Muscadines are a grapevine species with a musky-sweet taste. They are indigenous to the South as they are well adapted to native warm and humid climates. Muscadines range from bronze to dark purple to black in color when ripe. Some Southerners consider the skins too tough to eat and they will eat the fruit raw by biting a small hole in the skin, then sucking the thick gelatinous insides into their mouth, taking care to spit out the seeds embedded in it. Though mostly used fresh, muscadines have also been locally used in making home-brewed wine, juice and jelly.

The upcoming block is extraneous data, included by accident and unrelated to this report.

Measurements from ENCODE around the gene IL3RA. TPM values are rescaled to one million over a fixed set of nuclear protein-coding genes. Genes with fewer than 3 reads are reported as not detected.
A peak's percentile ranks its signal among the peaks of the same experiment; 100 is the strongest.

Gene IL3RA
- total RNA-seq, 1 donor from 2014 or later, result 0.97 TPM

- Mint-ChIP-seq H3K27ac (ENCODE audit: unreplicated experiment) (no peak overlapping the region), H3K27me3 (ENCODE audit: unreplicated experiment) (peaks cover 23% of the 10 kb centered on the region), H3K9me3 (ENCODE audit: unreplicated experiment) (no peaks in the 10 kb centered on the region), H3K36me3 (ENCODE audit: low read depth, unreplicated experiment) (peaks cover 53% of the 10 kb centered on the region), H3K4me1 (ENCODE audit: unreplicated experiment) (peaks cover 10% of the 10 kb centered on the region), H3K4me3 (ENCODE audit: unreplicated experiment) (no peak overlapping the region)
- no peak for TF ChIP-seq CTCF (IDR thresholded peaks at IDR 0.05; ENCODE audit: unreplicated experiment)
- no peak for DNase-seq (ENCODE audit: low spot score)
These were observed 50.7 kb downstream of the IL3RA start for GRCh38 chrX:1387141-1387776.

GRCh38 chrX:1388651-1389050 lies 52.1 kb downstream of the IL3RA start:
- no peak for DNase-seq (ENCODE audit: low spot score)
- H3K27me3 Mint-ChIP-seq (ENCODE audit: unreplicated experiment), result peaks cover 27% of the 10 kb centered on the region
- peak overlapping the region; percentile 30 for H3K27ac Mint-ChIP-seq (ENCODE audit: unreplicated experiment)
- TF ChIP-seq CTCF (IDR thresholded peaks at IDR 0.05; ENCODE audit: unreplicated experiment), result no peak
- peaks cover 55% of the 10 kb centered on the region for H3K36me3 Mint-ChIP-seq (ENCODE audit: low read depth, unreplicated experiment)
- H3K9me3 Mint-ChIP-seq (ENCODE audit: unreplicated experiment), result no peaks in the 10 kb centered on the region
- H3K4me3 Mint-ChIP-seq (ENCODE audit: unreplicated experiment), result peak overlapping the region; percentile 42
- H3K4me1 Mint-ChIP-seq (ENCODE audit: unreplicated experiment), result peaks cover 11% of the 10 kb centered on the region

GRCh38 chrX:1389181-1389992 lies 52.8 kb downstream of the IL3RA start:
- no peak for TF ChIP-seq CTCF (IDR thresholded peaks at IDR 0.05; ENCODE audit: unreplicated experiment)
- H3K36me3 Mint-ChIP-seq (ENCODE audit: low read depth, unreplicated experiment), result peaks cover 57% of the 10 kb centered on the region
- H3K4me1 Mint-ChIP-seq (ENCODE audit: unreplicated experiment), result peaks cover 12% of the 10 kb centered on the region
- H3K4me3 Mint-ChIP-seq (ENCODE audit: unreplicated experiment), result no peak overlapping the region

All Things Southern
This New Orleans French restaurant was actually founded by Irishman Owen Brennan in 1946. Owen was also the owner of the Old Absinthe House on Bourbon Street. It is home of the three-hour 'Breakfast at Brennan's' and signature dishes, such as Eggs Hussarde and Bannanas Foster.
You can visit their site at http://www.brennansneworleans.com/
Roux is a mixture of flour and fat, typically lard, butter or oil. It is used to thicken gumbos and other stew-like dishes common to Creole or French cooking. The rule of thumb is that the darker the roux, the less thickening power it has. Most often when asked about making a Creole dish, one would reply "Well, first you make a roux".